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The Thrifty Way to Wealth

kcofce2.jpgThe title of one of our recent teleclasses was “Spending Your Way to Wealth.” Our guest was Kathleen Fox (www.foxcraftinc.com), co-author with me of Conscious Finance.

Maybe we should have changed the title to “Not Spending: Your Way to Wealth.” Kathleen introduced herself as “congenitally thrifty” and then proceeded to prove it with her suggestions for wise spending.

She began by making an important distinction between being “stingy” and being “thrifty.” Stinginess is hoarding your resources out of fear; thrift is using your resources consciously so you are able to have and do what matters to you. In Kathleen’s example, being stingy is wearing glasses with an outdated prescription and holding them together with duct tape; being thrifty is managing wisely so you have the money to get new glasses when you need them.

Some of her suggestions for wise spending included the following:

1. When it comes to grocery shopping, be flexible. Check out weekly specials, plan your meals around them, and buy accordingly. She cautioned against being too flexible, however. Buying food your family won’t eat is a waste of money, because a bargain is no bargain if it ends up in the trash.

2. Plan ahead for both buying and preparing food. Make planned weekly trips to the store rather than last-minute stops on your way home from work when you’re tired and hungry. She pointed out that, when you have both food in the refrigerator and an idea of what you’re going to do with it, cooking a simple meal at home can be faster and less stressful—as well as cheaper and healthier—than eating out.consumer-reports.jpg

3. Do your research. When you’re shopping for big-ticket items like cars or appliances, learn as much as you can about prices, features, manufacturers’ reputations, warranties, and the like before you buy.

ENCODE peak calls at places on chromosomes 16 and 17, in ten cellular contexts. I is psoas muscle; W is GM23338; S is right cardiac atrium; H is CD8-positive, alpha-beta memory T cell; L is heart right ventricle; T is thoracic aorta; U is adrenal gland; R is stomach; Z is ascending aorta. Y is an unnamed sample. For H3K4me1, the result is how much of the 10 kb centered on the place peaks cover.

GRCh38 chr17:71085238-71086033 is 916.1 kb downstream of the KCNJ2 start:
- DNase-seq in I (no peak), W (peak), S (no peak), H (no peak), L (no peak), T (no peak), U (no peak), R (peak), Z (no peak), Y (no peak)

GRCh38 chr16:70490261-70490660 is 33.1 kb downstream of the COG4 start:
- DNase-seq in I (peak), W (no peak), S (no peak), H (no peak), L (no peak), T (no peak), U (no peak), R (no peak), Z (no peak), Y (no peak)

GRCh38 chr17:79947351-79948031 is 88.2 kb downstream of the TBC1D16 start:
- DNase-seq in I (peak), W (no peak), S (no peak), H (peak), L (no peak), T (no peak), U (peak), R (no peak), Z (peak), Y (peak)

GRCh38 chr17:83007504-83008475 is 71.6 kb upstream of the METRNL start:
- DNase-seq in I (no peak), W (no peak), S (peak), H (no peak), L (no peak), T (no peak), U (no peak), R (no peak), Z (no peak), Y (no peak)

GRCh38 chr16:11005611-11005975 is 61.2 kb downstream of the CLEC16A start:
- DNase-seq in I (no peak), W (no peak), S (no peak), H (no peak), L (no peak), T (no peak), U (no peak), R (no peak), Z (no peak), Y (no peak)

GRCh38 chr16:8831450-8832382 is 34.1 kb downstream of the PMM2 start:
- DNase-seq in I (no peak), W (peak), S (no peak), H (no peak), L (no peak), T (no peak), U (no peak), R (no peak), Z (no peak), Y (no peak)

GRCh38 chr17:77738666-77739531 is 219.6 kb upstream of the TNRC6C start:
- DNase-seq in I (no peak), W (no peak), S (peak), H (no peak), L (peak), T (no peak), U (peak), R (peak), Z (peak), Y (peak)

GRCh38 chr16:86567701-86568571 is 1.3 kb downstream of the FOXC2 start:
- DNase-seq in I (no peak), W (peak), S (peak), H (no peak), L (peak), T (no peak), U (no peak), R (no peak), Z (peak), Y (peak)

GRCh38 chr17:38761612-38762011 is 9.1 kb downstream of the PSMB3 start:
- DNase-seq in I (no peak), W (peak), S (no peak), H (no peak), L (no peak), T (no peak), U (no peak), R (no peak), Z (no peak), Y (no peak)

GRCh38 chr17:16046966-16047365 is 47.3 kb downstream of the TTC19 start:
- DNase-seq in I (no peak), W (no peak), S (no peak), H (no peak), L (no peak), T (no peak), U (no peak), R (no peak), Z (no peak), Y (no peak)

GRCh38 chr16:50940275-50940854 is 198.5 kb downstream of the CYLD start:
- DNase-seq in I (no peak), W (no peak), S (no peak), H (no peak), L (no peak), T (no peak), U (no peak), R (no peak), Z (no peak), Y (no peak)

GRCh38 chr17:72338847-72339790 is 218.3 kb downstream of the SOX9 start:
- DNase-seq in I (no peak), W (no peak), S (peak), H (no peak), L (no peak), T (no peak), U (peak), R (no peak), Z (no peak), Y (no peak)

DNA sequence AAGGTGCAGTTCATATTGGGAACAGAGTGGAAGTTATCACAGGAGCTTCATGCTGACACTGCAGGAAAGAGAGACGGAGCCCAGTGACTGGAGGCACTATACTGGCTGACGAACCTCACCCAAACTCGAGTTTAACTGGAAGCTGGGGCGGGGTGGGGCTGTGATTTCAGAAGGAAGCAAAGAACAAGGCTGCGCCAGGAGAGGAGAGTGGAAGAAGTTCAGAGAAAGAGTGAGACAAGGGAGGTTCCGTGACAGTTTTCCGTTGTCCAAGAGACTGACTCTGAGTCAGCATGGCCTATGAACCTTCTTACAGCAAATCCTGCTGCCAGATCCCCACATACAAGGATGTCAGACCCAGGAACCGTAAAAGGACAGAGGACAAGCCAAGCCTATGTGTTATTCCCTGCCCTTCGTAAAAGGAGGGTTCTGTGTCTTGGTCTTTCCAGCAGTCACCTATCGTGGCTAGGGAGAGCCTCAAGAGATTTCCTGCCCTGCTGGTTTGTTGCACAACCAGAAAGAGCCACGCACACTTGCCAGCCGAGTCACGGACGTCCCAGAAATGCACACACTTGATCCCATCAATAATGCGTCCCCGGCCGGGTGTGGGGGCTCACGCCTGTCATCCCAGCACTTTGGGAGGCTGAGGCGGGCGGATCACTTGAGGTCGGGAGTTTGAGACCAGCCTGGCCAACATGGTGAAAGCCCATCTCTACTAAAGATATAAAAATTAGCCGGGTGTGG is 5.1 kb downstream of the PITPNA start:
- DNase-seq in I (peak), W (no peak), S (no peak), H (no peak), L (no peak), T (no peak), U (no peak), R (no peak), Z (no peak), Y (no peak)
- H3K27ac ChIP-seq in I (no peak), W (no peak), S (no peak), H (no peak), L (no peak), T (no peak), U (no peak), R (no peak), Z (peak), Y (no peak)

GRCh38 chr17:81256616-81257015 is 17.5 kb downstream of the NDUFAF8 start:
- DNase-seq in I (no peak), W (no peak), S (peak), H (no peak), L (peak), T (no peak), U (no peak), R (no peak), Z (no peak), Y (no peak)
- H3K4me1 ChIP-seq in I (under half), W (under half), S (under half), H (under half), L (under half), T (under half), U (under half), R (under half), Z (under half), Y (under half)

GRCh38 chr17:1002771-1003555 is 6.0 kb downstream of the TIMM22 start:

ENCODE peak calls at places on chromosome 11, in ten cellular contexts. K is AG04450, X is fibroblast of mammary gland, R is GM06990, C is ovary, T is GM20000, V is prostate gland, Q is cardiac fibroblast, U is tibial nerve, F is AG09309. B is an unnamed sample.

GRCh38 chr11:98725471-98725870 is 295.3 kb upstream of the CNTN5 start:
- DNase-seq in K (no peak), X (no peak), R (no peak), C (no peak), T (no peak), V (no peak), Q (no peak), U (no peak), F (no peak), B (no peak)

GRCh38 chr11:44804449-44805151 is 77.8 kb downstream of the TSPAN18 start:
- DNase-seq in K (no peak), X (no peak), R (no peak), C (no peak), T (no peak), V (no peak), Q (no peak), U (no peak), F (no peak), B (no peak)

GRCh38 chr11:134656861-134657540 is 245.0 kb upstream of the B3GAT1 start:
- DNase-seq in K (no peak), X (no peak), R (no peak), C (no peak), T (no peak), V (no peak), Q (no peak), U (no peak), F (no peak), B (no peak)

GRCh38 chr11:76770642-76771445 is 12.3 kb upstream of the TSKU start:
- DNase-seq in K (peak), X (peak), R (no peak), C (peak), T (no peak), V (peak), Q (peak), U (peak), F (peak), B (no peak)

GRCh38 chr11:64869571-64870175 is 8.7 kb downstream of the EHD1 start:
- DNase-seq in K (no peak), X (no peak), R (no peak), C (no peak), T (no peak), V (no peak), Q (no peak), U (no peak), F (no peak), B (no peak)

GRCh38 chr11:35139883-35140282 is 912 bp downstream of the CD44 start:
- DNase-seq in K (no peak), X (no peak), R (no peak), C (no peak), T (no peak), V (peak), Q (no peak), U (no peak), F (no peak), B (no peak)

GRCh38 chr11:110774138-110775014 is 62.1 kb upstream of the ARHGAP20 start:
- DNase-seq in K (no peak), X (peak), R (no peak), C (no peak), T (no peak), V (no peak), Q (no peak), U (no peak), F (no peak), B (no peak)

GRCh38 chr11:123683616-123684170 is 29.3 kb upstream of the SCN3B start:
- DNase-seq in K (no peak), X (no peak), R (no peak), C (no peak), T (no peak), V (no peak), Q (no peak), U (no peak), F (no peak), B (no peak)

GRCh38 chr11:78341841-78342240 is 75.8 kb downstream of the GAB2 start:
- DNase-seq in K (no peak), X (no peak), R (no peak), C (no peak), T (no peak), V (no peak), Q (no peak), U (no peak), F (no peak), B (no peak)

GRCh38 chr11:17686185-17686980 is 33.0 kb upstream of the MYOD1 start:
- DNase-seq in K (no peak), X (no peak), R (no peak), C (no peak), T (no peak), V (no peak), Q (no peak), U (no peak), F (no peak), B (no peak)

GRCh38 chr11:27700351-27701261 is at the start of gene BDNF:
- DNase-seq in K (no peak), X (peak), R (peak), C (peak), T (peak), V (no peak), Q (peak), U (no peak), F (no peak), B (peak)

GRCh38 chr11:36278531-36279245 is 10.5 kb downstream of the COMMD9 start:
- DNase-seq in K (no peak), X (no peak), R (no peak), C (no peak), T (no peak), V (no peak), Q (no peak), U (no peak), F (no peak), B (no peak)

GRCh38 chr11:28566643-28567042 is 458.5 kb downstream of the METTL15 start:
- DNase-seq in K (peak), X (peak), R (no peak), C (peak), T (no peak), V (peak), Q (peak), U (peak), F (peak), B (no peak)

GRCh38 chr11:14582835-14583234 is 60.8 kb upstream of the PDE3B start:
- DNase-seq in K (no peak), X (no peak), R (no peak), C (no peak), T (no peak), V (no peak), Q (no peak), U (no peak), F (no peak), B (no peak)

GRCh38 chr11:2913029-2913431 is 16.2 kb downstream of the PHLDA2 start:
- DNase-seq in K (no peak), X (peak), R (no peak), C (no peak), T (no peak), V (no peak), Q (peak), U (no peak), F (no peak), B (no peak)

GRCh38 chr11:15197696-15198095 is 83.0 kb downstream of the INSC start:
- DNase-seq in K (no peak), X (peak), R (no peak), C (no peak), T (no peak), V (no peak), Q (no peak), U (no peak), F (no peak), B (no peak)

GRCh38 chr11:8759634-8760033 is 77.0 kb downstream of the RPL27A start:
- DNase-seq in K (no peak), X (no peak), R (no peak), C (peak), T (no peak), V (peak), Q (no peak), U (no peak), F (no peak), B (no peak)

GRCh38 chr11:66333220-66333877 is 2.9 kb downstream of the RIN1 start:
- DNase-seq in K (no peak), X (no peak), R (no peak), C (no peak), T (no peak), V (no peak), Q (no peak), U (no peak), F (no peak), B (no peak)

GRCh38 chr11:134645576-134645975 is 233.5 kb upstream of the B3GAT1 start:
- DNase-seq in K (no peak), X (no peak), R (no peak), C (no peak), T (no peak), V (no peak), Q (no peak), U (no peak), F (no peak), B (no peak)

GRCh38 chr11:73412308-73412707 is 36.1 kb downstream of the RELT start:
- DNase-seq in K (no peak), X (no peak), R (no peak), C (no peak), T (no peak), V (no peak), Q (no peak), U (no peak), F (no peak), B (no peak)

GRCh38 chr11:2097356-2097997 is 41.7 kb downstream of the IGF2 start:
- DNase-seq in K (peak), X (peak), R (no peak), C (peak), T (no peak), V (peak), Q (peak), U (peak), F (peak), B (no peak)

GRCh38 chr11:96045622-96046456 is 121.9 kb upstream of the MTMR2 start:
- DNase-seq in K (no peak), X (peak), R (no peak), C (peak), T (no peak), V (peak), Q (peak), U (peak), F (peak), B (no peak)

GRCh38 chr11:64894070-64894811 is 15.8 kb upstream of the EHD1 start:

4. Think value instead of just price. The cheapest item isn’t necessarily the best value; a more expensive one might last far longer and thus be more of a bargain. For items such as furniture, good-quality, used pieces are often better values than cheap, new ones.

5. Wait for sales. In some cultures, it’s considered foolish to pay full price because buyers are expected to save money by bargaining or haggling. In our culture, we don’t haggle over most purchases but paying full price can be just as foolish. All we have to do is wait for the next sale. This is especially the case when it comes to buying clothes. Kathleen suggested keeping an eye on newspaper ads so you can do your clothes shopping at a discount. She did add one caution, however: if it’s ugly or doesn’t quite fit at full price, it’s still going to be ugly or not quite fit when it’s on sale. A bargain you’ll never wear is not a bargain.

6. Appreciate the value of small savings. It may seem silly to pinch pennies by skipping a cappuccino here or a manicure there. Yet a three-dollar cup of coffee, five times a week, would add up to more than $750 a year. That same amount could more than cover a gym membership, a car insurance premium, or an average year’s cost for dental checkups or dental cosmetics. Learn more about cosmetic dentistry options.

piggy-bank.jpgKathleen’s most important message was that practicing thrift doesn’t make you a cheapskate; it makes you a good manager. It means you care enough about yourself to use your resources consciously. It can help you maintain a margin to cope with emergencies. It allows you to spend your money on the things that really matter to you. Thrift is not depriving yourself; it is valuing yourself by investing in your future.

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